In the University of Michigan Department of Cardiac Surgery, clinical investigators and basic researchers work together every day to develop deeper understanding and promising approaches to solving and treating heart disease.
Cardiac Surgery faculty have scientific interests in basic, translational, and clinical research and are an integral part of the effort to establish premier cardiovascular research at University of Michigan. Our investigators were part of the first wave of scientists to move into the North Campus Research Complex [NCRC] at the University of Michigan, forming the cardiovascular research cluster there. This cluster integrates outstanding research teams with diverse research interests and approaches. A key goal for this cluster is to develop and encourage discovery and innovation by fostering collaboration and cross-fertilization among investigators. Our faculty will serve as important anchors for heart failure and congenital heart research in this venture.
The overall research mission of Cardiac Surgery faculty is to advance the fight against cardiovascular disease. Basic research discoveries by our faculty have generated new insights into complex processes contributing to and responsible for heart disease. Faculty interests range from studies to understand motor and molecular switch proteins involved in regulating pump performance by the heart to genetic, environmental and dietary contributions to heart failure. Our investigators utilize a diverse array of approaches and techniques ranging from molecular biology, genetics, and biophysics to whole organism physiology and sophisticated bioinformatics analysis of gene and protein expression in hearts. Advances in our understanding of heart function from these studies performed at the bench also are translated to the clinic by our faculty investigators. Translational studies include the development of innovative drugs, devices, and clinical approaches for treating heart disease as well as participation in the groundbreaking clinical trials necessary to bring these advances to the bedside.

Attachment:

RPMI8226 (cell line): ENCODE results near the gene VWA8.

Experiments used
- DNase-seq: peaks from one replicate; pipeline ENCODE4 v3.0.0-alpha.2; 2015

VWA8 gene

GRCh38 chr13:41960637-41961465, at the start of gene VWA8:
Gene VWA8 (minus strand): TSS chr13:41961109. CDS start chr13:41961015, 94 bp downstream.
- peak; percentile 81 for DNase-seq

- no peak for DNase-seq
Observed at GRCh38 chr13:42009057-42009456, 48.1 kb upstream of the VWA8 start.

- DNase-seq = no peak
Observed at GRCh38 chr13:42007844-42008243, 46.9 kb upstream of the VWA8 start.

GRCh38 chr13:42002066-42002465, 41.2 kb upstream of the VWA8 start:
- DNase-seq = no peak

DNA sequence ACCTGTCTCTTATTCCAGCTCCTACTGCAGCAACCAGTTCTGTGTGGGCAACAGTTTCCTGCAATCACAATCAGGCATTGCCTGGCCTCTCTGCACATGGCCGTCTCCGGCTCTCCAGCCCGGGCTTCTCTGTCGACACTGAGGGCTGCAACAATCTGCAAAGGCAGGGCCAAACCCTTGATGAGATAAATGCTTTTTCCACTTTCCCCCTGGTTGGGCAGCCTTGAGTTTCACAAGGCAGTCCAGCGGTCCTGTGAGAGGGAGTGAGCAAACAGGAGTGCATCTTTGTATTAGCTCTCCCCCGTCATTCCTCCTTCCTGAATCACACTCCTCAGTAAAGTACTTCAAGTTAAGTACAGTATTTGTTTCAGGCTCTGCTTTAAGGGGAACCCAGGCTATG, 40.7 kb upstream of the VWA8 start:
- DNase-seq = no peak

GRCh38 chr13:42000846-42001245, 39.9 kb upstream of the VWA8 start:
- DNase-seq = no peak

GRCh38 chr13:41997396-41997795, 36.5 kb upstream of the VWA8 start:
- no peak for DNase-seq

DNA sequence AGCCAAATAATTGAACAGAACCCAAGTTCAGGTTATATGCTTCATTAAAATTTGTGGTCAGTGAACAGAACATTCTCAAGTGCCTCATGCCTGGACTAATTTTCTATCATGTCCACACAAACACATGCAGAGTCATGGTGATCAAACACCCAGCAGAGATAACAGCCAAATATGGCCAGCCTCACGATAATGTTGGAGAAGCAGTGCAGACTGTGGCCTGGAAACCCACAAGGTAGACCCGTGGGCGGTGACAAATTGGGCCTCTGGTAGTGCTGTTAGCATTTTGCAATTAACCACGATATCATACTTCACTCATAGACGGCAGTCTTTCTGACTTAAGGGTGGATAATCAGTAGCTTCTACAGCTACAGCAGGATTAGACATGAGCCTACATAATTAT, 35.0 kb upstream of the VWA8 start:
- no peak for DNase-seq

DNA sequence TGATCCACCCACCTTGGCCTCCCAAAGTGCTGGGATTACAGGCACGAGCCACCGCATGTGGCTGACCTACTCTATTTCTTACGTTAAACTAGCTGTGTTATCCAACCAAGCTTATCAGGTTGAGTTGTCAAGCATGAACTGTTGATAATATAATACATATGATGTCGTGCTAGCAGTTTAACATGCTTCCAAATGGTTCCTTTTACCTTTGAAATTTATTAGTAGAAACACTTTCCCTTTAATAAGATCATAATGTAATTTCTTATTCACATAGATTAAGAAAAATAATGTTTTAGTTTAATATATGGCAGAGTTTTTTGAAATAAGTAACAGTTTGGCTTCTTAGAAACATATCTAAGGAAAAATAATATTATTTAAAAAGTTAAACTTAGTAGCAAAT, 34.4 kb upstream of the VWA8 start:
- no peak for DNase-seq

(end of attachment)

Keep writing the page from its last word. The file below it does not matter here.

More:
Our research is providing fundamental insights into identifying methods to grow new heart muscle, to find natural phytochemicals and dietary nutrients to protect cardiac function, and to study mechanical ventricular assist devices that provide a life-saving bridge to transplant. Our congenital heart researchers are working to develop new ways of treating congenital heart disease as well as improve outcomes for children with such conditions. Through these endeavors - and many more like them - our researchers are working together to identify and implement real solutions for patients of today and tomorrow.
To further these discoveries, our faculty have received major awards by organizations ranging from the National Institutes of Health and the American Heart Association to many corporate sponsors.